Wednesday, June 26, 2024

Project 2025

 Educate yourself on Project 2025, 
funded and promoted 
by the "Heritage Foundation" 
and make sure it fails.


"Project 2025 has a lot of different moving parts, which means that one way to begin understanding it is to scroll down through the table of contents and pick the chapter that interests you the most, starting there. There’s an entire chapter on plans for the Justice Department, a section on the military, and one, that has been discussed a lot, about the plan to cheapen the independence of federal civil servants. That move is more significant than you might think at first glance. Last November, I wrote about that plan:

“In October of 2020, before the last election, Trump was already taking steps in this direction. Trump signed an executive order making a change in civil service rules that made it possible to fire employees in policy positions ‘at will’—for no reason at all. Civil Service regulations are full of ‘schedules’ for different types of personnel and classifications like ‘exempted service’ that don’t mean much unless you’ve lived in the arcane world of federal employment. That made it difficult to understand what the executive order was about. More importantly, it was just too far in the weeds to resonate with folks at that time, when everyone was focused on more important matters like the upcoming election. But the order was characterized by people in the knows as a ‘stunning attempt to politicize the civil service and undermine more than a century of laws aimed at preventing corruption and cronyism in the federal government.’ It was the logical outcome of Trump’s obsession with a ‘deep state’ that he believed was out to get him.

The point of having a protected cadre of career civil service employees is to preserve expertise within government. But Trump’s executive order meant that any government employee involved in policymaking could be placed into a new Schedule F classification, a classification which left them vulnerable to evaluation based on their politics not their performance, and to dismissal for any reason. Not to put too fine of a point on it, but coming this late in the administration, the order could only be read as an effort to make sure Trump, in his next term (which thankfully didn’t materialize), could swiftly dispose of career employees he believed weren’t loyal to him. The order undid the pesky civil service protections that made it impossible to fire FBI agents who were investigating him or government lawyers who insisted he play by the rules. It was a harbinger of what Trump’s plans for 2025 would look like.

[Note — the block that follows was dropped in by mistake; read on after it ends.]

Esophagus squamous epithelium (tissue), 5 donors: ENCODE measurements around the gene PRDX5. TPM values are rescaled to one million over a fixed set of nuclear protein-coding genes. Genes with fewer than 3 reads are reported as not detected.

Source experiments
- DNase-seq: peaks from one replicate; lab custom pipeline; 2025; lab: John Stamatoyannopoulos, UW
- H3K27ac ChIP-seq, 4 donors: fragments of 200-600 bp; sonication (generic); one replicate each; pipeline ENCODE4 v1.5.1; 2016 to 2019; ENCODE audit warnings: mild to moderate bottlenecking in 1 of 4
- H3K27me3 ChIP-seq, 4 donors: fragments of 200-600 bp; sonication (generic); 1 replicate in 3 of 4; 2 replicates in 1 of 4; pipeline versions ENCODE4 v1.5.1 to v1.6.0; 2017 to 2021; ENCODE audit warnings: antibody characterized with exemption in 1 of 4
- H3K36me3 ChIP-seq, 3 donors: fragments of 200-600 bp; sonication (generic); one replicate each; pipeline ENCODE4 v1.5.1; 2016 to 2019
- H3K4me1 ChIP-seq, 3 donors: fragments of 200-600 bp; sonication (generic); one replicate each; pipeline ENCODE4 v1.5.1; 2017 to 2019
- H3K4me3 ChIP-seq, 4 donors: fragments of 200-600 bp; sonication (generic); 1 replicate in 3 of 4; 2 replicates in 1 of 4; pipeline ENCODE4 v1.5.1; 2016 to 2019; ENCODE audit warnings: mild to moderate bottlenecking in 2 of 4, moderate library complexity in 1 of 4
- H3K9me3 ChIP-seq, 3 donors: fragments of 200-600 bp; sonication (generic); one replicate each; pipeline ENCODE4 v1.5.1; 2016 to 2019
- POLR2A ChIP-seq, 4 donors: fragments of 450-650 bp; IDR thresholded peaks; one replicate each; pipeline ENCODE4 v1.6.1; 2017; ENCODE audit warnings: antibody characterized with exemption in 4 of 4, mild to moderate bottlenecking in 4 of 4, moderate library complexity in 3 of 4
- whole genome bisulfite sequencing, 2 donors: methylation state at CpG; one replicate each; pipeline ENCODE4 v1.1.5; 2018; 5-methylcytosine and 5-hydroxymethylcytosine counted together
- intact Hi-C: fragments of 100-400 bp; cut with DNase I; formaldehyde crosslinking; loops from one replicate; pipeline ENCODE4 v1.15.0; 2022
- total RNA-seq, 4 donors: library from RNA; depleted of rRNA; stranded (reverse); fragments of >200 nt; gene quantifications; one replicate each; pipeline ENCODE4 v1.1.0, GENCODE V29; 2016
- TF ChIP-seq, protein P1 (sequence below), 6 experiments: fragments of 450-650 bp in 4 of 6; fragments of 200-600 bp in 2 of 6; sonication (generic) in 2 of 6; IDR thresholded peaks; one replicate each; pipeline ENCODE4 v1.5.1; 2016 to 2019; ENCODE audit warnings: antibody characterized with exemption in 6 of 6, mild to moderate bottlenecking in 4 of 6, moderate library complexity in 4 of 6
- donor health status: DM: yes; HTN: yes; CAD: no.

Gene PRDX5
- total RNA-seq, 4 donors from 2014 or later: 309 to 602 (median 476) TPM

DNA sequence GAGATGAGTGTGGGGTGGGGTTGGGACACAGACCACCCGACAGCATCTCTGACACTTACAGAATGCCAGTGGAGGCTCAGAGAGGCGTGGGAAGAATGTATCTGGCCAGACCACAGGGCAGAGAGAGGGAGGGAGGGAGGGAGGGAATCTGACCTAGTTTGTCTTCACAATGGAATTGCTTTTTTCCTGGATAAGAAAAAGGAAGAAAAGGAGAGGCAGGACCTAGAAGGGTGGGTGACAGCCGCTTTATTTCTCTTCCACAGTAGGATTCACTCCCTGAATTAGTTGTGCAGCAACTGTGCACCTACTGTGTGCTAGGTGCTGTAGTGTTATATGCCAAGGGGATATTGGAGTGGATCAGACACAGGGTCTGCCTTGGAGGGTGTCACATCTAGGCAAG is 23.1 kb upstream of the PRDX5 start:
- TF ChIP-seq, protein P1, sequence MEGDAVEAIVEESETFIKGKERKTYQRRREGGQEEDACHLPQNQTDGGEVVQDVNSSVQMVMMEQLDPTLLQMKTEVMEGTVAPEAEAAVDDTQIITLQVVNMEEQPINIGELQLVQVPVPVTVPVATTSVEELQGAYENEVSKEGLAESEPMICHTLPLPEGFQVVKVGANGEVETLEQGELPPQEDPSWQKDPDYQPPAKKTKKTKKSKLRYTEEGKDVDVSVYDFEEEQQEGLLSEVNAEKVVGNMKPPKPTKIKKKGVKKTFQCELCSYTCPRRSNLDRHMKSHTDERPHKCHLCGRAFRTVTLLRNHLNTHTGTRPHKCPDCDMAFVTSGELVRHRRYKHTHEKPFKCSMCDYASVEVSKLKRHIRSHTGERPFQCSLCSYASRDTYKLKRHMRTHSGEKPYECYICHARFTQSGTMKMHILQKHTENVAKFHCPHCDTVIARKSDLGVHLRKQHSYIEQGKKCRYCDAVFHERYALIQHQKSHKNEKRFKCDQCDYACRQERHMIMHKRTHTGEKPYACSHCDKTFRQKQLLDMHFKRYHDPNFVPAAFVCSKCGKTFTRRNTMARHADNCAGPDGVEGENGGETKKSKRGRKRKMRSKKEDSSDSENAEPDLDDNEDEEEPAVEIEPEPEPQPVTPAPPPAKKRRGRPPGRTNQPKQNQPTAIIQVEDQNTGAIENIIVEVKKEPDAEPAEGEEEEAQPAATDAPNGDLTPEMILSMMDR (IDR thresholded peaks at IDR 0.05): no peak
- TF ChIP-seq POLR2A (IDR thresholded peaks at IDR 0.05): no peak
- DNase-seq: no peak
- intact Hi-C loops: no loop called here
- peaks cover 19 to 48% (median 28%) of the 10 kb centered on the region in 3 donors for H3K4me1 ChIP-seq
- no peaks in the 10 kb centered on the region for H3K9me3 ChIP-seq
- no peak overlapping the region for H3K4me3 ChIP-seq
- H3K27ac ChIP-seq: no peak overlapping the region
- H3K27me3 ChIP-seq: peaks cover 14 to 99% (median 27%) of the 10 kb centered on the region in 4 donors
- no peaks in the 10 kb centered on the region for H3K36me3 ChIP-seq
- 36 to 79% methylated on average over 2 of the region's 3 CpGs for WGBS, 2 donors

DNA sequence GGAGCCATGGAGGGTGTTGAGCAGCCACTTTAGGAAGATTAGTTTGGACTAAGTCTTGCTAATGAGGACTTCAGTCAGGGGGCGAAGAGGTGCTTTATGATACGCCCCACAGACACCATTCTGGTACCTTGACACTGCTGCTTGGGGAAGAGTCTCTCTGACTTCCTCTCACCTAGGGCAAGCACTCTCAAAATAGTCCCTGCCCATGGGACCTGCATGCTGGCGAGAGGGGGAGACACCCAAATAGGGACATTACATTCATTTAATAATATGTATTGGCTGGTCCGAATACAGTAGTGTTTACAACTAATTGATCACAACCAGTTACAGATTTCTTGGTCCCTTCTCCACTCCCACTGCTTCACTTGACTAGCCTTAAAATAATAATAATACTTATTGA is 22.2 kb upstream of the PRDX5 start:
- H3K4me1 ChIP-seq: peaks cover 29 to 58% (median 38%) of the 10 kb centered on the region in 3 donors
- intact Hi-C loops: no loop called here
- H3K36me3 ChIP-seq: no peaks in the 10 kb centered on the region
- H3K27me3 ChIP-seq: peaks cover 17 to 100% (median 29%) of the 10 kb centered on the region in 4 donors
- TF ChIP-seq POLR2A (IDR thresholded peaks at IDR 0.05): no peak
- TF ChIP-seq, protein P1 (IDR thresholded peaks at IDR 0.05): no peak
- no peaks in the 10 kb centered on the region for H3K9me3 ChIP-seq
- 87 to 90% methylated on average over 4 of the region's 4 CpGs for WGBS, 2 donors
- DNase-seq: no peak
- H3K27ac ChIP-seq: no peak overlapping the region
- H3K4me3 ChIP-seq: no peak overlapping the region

One of the first steps Joe Biden took after being sworn in was to rescind Trump’s executive order.”

This gives you a good sense of what Project 2025 is about. It doesn’t go off with a bang. It’s written in the banal language of federal agencies and the bureaucracy. You have to pay attention to understand it. It’s not a summer beach read, but this may be the most important book club selection you ever take up."

Joyce Vance's article is only one of many.

Google Project 2025 to choose articles and opinions on your own to educate yourself on how it would change our county.  You may think you know what this is all about, but you may find surprises that you will find upsetting.  If you're not familiar with Project 2025, please educate yourself.  

Tuesday, June 25, 2024

Poetry - Recommended -

 Buy it - Read it 

Released Today

Magic Enuff by Tara M. Stringfellow

"Each poem asks how we can heal and sustain relationships with people, systems, and ourselves. How to reach for the kind of real love that allows for the truth of anger, disappointment, and grief. Unapologetic, unafraid, and glorious in its nuance, this collection argues that when it comes to living in our full humanity, we have—and we are—magic enough."


and I had made everyone lemonade
they sipped, offered pleasantries
my house, the antiques
how could they see I asked
with only those tiny slits
for eyes and we all laughed

after a bit, it got quiet
so I broke the silence with
what I thought my mom
and my grandma and hers
would've wanted me to say -

I poisoned y'all lemonade

        - - - Tara M. Stringfellow

Monday, June 24, 2024



This person as President of the United States  ? ? ?

People have lost their frigging minds

Wednesday, June 19, 2024


Day lilies wave us in like a plane approaching its gate.

 Big bossy peonies greet us at the end of the drive.

The creek trickles by singing "Welcome Home!"

Peepers around the pond add their loud squeaky salutations.

A soft light in a window. 

Beat up leather recliner, dusty baker's rack filled with dustier old crystal.


. . . and more books

Old quilts hanging on the walls

along with photographs, art work, needlework, old mismatched dishes and hats, not a blank space to be found.

Ducks painted by Donald, age 8, awaiting our return from its place of honor at the top of the stairs.